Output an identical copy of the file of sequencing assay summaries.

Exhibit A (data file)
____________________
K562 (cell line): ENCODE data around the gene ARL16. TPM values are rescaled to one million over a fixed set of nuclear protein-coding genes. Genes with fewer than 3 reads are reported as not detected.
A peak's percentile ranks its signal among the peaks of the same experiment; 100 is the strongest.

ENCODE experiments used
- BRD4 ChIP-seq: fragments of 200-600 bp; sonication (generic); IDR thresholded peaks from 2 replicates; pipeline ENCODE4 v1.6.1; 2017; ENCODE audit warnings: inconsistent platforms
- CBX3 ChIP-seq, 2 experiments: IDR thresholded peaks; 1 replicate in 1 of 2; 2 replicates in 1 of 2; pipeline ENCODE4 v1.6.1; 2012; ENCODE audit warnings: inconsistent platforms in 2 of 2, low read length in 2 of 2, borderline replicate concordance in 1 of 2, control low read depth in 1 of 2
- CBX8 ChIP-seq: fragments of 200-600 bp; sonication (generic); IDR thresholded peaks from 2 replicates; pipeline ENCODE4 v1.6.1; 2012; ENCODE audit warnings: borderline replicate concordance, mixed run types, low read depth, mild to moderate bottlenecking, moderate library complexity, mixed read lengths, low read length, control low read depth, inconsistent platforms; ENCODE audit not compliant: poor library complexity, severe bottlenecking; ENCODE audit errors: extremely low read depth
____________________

K562 (cell line): ENCODE data around the gene ARL16. TPM values are rescaled to one million over a fixed set of nuclear protein-coding genes. Genes with fewer than 3 reads are reported as not detected.
A peak's percentile ranks its signal among the peaks of the same experiment; 100 is the strongest.

ENCODE experiments used
- BRD4 ChIP-seq: fragments of 200-600 bp; sonication (generic); IDR thresholded peaks from 2 replicates; pipeline ENCODE4 v1.6.1; 2017; ENCODE audit warnings: inconsistent platforms
- CBX3 ChIP-seq, 2 experiments: IDR thresholded peaks; 1 replicate in 1 of 2; 2 replicates in 1 of 2; pipeline ENCODE4 v1.6.1; 2012; ENCODE audit warnings: inconsistent platforms in 2 of 2, low read length in 2 of 2, borderline replicate concordance in 1 of 2, control low read depth in 1 of 2
- CBX8 ChIP-seq: fragments of 200-600 bp; sonication (generic); IDR thresholded peaks from 2 replicates; pipeline ENCODE4 v1.6.1; 2012; ENCODE audit warnings: borderline replicate concordance, mixed run types, low read depth, mild to moderate bottlenecking, moderate library complexity, mixed read lengths, low read length, control low read depth, inconsistent platforms; ENCODE audit not compliant: poor library complexity, severe bottlenecking; ENCODE audit errors: extremely low read depth